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How to check which macOS Big Sur apps are already adapted to Apple Silicon to squeeze the power of the M1 chip



Yesterday we talked about Apple being in a transition; one that consists of moving from Intel's x86 architecture to Apple Silicon, Apple's own architecture based on ARM. This transition implies that Apple and developers have to adapt their applications for the new era, without losing native compatibility with Intel.



If they don't build the apps for Apple Silicon and we get a Mac with an M1 chip to run Intel apps on it, the good news is that predictably we will lose little performance thanks to the Rosetta 2 translation from one architecture to another, which does not happen in real time, but when we install the application. However, there will be users who do not want to buy a new machine before their applications are ready to perform 100% on a day-to-day basis.



Today we'll see how to check which apps are already running crisp on Apple Silicon in macOS Big Sur, something that can be verified even if we have a Mac with Intel.







The first performance tests of the M1 chip in Affinity Photo give impressive results





The easy way: from the Applications folder



In macOS, the normal thing is that we install the applications in the folder Applications, which is where Apple places them by default, and where the installers install them. If we go to it, select any application in Big Sur, and do "right click -> Get information" or use the keyboard shortcut "CMD + i", we will see something like the following image. In this case, I have chosen the AppCleaner application, ideal to uninstall without leaving a trace on the system.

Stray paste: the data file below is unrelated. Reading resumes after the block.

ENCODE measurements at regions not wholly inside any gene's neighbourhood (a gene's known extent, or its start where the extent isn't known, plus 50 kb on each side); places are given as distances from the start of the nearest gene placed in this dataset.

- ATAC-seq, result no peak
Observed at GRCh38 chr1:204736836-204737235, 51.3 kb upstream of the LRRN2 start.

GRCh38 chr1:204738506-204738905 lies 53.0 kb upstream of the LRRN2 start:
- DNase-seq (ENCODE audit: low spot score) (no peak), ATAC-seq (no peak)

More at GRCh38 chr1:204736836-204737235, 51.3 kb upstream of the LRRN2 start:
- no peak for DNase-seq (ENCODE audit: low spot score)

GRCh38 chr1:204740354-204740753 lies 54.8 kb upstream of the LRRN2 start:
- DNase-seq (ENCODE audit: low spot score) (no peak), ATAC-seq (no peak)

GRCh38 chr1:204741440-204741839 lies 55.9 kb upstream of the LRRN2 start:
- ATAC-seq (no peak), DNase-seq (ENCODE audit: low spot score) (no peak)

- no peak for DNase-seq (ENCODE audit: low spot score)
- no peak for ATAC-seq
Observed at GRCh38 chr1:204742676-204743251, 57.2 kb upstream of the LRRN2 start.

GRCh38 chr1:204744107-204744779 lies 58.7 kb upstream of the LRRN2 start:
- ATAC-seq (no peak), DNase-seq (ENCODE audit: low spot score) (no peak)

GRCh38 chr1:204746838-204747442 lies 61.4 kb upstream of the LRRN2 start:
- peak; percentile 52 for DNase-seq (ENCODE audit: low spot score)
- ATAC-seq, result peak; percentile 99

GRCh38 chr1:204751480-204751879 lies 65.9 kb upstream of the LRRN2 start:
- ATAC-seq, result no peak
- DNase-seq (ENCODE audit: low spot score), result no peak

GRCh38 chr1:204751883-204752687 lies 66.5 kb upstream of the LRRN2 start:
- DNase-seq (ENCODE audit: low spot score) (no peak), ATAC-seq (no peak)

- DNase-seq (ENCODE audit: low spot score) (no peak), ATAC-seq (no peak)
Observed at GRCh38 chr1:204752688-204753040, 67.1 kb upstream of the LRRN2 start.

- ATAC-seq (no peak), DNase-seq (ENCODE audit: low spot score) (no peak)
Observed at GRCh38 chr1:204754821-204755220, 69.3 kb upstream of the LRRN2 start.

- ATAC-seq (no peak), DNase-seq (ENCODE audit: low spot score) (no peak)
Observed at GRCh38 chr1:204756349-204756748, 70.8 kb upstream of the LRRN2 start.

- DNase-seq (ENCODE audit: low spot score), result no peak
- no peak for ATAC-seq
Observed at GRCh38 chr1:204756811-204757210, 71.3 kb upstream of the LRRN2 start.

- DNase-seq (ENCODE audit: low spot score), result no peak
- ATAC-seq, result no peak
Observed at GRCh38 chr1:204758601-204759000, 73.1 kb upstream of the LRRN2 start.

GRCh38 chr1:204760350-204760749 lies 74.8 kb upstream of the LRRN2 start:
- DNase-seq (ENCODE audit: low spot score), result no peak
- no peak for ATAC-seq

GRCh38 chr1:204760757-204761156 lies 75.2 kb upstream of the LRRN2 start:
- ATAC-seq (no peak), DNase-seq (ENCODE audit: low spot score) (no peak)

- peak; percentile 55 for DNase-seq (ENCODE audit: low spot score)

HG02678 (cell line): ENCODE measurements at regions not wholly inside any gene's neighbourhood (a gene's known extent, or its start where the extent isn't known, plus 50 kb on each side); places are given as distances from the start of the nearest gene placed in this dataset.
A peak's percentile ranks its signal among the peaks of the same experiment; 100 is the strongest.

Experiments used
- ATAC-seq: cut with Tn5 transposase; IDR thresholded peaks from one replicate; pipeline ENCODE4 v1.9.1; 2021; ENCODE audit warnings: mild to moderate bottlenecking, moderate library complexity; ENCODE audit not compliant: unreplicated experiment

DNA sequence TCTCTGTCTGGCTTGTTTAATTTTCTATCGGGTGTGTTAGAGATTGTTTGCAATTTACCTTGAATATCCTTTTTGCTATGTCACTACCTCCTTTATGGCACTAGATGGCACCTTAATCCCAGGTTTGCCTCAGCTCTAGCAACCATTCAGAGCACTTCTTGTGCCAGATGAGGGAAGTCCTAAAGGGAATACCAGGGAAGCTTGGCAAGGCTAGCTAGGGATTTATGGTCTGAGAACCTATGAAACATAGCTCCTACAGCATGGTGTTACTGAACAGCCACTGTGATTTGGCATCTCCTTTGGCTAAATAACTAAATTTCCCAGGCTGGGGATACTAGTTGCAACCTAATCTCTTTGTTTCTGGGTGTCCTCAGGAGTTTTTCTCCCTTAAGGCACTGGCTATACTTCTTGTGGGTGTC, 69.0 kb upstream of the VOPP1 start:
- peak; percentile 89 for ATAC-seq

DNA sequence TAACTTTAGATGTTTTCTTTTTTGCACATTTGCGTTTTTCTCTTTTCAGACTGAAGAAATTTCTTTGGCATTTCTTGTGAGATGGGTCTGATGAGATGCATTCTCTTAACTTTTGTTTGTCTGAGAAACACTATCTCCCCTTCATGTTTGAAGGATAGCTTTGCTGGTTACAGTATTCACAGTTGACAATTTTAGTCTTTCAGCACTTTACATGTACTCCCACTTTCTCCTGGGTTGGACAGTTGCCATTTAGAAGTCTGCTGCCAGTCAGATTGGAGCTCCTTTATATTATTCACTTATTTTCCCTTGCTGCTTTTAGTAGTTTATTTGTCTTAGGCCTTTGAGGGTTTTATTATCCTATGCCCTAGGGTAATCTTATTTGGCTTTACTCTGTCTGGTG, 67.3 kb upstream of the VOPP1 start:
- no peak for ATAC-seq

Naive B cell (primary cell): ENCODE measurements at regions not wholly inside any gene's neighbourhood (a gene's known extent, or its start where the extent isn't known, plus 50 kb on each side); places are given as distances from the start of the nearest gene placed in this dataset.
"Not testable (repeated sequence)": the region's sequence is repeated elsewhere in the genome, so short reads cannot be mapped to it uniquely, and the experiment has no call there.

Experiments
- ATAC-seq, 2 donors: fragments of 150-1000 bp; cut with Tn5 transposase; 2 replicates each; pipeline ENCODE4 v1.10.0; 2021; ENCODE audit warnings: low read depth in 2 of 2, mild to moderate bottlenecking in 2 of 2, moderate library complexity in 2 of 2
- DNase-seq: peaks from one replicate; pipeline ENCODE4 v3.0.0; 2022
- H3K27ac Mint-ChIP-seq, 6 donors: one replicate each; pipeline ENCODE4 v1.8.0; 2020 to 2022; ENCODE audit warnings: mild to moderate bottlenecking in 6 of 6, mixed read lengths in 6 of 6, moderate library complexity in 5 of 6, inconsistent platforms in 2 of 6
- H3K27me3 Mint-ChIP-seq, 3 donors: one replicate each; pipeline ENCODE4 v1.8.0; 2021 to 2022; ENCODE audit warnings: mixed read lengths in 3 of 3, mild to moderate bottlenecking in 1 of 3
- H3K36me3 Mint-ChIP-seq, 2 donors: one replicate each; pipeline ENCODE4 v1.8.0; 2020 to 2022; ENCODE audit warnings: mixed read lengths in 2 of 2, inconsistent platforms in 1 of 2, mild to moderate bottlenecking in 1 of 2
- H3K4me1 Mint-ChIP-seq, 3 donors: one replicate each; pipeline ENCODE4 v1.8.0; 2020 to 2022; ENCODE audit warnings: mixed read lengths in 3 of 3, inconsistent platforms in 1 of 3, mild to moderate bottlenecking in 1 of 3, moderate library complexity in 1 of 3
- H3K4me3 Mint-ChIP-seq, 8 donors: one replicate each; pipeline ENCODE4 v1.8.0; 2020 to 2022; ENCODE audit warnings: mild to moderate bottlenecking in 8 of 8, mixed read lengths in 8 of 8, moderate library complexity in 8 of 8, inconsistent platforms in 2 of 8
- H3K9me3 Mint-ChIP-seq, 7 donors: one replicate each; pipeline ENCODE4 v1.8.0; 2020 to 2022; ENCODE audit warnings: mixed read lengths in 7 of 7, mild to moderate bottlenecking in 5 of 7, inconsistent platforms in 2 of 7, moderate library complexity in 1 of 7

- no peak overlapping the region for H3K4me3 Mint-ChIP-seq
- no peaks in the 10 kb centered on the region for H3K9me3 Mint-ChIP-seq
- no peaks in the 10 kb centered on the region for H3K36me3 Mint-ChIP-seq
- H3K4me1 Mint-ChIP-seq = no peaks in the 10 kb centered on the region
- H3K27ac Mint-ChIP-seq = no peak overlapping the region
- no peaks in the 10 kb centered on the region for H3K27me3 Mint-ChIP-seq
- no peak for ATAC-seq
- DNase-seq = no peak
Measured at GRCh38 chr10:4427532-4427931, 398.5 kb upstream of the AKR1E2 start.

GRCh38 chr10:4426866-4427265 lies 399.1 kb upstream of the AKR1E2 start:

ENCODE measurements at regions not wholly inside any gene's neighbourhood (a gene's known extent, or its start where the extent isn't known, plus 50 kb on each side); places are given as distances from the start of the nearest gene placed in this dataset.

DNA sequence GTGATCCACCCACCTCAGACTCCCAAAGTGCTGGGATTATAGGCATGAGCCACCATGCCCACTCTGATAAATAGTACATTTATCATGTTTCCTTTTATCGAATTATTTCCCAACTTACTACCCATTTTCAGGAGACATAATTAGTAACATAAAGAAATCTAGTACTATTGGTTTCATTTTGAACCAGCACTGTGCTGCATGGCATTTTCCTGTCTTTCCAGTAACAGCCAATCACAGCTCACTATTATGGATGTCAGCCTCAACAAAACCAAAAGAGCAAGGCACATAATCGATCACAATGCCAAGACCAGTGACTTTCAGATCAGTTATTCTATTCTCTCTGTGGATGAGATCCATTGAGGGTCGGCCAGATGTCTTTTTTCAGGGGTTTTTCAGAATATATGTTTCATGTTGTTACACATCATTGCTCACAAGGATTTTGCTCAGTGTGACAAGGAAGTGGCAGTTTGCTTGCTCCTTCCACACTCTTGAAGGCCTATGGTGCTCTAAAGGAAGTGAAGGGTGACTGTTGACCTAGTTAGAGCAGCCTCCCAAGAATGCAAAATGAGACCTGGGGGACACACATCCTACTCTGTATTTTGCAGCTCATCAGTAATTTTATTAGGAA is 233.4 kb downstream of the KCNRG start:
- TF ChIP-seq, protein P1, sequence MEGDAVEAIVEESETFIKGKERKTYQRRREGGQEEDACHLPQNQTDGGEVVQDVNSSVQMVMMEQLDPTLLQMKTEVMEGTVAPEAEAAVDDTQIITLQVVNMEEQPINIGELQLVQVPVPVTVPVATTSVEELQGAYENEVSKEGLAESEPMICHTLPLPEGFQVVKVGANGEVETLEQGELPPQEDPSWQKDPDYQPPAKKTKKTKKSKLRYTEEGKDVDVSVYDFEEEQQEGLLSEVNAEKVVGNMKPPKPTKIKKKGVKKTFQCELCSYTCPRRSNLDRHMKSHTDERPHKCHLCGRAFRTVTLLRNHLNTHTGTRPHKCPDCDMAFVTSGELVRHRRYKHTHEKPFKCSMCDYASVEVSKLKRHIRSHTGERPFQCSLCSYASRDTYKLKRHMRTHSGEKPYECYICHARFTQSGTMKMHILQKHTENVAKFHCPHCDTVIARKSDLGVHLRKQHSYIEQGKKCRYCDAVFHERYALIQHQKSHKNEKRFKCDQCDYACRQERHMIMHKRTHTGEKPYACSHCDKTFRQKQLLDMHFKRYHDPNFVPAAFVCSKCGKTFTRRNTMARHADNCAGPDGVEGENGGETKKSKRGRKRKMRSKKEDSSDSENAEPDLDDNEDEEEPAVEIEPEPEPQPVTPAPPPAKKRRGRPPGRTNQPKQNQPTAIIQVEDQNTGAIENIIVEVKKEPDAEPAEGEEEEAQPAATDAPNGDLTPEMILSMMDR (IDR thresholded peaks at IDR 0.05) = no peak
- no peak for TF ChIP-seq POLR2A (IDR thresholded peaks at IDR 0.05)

Appcleaner



As you can see, the system indicates in 'Class' that the application is compiled for Intel architecture. What interests us to squeeze an Apple Silicon device with an M1 chip is that, at the very least, it is 'Universal', as we can see in the following example. This is Alfred 4, an application launcher (and much more), whose developers have already compiled to run natively on Apple Silicon.




Alfred



Another way to see it on Apple Silicon equipment, as shown in the following tweet Steven Sinofsky, in en 'Activity Monitor', in the section' Architecture '. Where the system indicates 'Apple', it means that the execution is native, as long as the check is done from a computer with an M1 chip.




And that's it. Hopefully, in no time all the popular and important apps to work with will be supporting native to Apple Silicon.






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